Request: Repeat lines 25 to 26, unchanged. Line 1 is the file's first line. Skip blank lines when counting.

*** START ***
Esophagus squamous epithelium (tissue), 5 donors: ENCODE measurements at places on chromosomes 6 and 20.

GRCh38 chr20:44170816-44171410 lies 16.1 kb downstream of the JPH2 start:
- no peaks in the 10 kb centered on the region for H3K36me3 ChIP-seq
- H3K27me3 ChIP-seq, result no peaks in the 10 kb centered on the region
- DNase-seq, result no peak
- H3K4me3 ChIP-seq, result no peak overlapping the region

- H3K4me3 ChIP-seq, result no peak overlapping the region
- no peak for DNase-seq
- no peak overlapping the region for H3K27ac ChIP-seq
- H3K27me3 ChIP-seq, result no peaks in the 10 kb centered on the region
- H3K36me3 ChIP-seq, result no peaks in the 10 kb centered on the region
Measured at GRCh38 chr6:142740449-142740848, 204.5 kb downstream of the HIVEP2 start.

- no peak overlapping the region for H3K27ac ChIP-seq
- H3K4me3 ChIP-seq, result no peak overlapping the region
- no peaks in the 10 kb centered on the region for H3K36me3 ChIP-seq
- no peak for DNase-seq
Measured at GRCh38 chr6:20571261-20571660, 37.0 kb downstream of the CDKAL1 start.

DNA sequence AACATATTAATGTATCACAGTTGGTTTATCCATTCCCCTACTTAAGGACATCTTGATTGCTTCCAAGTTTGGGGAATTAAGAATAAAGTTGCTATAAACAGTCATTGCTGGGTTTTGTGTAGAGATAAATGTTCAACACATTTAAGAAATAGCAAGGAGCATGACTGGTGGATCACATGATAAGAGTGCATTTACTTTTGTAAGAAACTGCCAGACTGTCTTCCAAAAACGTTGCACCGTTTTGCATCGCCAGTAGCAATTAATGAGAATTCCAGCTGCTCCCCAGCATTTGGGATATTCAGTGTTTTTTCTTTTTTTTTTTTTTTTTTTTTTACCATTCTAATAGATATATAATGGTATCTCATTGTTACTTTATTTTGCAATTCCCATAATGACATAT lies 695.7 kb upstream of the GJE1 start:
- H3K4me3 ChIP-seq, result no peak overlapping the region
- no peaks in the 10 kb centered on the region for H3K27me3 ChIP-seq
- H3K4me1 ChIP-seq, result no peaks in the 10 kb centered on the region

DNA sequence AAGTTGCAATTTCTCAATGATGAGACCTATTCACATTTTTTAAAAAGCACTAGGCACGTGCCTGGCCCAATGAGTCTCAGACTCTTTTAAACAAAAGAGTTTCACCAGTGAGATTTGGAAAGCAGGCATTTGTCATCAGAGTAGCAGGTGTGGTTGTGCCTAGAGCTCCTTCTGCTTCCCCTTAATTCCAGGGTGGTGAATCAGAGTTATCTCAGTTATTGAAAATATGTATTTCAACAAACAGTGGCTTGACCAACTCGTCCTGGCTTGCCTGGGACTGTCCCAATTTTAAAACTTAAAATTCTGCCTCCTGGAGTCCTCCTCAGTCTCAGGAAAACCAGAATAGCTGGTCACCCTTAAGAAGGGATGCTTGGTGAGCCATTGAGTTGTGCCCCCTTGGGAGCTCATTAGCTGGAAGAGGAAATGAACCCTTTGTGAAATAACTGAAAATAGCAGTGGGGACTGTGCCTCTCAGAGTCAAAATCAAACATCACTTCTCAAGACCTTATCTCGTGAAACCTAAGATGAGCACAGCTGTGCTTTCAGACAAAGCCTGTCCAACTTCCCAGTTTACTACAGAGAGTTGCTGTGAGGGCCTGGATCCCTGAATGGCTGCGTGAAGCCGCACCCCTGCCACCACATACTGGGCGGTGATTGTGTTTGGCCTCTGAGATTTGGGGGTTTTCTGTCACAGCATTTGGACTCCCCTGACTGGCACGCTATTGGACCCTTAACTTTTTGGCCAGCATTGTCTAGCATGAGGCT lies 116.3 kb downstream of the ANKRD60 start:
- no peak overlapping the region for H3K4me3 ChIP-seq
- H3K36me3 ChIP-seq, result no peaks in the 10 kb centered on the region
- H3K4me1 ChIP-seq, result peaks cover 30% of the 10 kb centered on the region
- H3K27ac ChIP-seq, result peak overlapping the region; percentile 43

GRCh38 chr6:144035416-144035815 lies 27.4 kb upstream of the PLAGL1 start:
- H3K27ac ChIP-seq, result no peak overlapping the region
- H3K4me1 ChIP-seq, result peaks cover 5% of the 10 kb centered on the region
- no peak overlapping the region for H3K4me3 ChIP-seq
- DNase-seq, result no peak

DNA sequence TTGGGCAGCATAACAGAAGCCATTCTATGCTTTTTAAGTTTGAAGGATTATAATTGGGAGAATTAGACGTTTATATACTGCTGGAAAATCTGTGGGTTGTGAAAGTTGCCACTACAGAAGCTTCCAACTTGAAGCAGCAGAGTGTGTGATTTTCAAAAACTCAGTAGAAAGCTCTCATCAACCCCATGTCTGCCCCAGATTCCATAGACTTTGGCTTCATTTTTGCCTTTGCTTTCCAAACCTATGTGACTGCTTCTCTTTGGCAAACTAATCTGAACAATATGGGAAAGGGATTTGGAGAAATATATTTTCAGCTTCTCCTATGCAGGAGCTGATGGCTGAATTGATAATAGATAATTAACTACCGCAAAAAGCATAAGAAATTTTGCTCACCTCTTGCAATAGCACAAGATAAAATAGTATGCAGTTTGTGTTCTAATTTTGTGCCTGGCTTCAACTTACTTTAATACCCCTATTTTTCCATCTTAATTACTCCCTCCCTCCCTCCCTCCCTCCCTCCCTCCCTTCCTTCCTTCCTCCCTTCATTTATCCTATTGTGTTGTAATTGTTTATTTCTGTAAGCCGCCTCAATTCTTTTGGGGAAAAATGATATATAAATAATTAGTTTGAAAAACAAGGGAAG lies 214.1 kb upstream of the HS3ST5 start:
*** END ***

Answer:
- H3K4me1 ChIP-seq, result peaks cover 30% of the 10 kb centered on the region
- H3K27ac ChIP-seq, result peak overlapping the region; percentile 43